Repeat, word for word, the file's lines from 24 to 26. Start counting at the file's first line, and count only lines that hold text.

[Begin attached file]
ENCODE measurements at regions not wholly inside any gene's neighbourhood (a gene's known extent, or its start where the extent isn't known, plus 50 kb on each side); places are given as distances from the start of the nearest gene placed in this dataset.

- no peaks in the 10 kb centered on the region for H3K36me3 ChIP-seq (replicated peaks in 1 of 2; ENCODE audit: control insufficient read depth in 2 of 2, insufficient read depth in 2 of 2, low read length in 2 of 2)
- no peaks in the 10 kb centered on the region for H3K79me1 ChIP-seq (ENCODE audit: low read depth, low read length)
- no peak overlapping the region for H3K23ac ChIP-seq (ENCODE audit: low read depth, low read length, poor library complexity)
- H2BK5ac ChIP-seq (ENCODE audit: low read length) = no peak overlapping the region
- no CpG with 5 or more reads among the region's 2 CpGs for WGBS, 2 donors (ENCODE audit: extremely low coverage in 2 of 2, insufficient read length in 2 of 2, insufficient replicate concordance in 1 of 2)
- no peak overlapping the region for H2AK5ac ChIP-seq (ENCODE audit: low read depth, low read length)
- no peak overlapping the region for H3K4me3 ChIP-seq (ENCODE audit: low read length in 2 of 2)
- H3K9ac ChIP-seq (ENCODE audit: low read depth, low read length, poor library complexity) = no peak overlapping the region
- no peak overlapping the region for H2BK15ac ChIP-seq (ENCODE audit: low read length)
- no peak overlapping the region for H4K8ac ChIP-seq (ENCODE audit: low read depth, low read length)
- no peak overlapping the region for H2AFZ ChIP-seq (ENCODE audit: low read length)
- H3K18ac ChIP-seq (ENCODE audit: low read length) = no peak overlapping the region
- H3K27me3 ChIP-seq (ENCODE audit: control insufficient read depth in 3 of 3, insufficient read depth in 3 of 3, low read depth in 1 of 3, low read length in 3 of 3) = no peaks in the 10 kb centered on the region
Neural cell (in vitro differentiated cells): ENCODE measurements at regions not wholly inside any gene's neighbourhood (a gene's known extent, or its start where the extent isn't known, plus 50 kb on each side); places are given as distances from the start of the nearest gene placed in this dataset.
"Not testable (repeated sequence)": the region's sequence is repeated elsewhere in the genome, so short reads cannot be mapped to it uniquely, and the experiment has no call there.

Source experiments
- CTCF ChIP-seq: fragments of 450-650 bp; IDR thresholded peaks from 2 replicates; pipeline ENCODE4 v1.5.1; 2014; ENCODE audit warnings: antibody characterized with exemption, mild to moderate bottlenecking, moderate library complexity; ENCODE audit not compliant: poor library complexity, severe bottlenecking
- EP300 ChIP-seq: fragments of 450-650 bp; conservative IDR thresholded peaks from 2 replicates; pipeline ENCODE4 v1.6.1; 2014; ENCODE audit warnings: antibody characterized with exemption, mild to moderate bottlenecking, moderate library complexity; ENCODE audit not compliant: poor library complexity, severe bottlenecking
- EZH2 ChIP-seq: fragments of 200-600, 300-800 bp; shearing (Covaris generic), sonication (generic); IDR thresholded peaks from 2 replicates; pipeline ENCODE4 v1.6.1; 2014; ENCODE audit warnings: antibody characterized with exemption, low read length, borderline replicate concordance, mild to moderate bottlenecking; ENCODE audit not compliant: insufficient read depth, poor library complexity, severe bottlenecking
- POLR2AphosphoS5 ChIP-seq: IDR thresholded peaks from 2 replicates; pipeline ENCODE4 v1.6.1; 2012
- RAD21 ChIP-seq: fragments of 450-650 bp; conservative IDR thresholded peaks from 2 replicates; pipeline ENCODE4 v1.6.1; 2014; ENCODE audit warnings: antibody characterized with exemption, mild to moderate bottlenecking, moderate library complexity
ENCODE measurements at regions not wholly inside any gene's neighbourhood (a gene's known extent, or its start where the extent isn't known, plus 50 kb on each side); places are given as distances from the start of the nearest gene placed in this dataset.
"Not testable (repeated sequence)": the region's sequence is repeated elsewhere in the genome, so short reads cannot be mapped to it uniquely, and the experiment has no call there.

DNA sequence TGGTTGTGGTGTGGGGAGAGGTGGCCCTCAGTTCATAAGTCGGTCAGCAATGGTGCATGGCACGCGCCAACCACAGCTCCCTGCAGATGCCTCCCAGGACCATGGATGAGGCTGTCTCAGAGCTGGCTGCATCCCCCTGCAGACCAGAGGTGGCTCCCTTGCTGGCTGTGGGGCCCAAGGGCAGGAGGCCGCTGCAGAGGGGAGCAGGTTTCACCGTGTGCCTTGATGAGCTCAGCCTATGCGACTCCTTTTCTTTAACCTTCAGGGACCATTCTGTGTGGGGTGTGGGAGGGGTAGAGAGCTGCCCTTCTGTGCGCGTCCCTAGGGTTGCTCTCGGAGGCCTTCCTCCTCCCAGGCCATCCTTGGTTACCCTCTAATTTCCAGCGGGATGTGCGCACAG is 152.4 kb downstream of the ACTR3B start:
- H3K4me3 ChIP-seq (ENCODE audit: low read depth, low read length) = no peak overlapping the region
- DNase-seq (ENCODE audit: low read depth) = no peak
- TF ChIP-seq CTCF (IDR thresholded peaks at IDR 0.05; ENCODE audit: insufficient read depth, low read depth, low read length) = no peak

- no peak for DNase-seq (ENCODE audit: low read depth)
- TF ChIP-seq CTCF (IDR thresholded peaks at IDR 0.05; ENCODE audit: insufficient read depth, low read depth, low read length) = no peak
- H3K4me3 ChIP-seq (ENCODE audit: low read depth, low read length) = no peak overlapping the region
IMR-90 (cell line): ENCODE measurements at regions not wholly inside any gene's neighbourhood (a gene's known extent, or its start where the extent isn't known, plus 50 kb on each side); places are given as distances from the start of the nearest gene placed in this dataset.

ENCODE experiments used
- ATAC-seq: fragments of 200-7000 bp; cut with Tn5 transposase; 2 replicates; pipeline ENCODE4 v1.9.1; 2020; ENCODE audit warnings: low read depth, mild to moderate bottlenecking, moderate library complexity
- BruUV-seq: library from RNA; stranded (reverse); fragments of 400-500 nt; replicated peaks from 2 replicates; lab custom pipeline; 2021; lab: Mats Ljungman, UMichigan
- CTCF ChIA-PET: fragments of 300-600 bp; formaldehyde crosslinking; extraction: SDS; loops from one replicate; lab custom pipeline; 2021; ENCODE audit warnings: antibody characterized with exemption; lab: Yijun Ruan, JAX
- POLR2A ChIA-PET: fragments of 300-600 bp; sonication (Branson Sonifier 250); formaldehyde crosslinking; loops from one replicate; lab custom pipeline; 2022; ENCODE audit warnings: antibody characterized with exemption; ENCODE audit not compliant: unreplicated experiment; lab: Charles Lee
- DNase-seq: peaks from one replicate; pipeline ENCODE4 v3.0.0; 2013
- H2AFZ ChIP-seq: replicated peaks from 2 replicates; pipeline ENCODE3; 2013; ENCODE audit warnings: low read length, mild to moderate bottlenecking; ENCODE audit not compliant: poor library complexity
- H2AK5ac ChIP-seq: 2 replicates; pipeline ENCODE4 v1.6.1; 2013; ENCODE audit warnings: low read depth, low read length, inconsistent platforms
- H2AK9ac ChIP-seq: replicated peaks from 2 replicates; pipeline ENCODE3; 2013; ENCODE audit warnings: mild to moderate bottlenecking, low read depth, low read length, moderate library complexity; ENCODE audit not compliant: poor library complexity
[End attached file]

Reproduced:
"Not testable (repeated sequence)": the region's sequence is repeated elsewhere in the genome, so short reads cannot be mapped to it uniquely, and the experiment has no call there.

DNA sequence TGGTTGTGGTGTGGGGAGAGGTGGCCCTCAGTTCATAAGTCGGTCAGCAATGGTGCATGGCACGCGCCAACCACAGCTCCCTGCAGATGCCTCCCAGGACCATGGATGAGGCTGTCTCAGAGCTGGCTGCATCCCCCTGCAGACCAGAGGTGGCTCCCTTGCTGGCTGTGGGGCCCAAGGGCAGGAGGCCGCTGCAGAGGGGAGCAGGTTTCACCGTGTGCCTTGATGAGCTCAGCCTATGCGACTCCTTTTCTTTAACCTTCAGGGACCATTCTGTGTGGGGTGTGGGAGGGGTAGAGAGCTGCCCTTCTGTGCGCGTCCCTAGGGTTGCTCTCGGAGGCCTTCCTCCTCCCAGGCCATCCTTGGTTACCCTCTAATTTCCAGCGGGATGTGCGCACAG is 152.4 kb downstream of the ACTR3B start:
- H3K4me3 ChIP-seq (ENCODE audit: low read depth, low read length) = no peak overlapping the region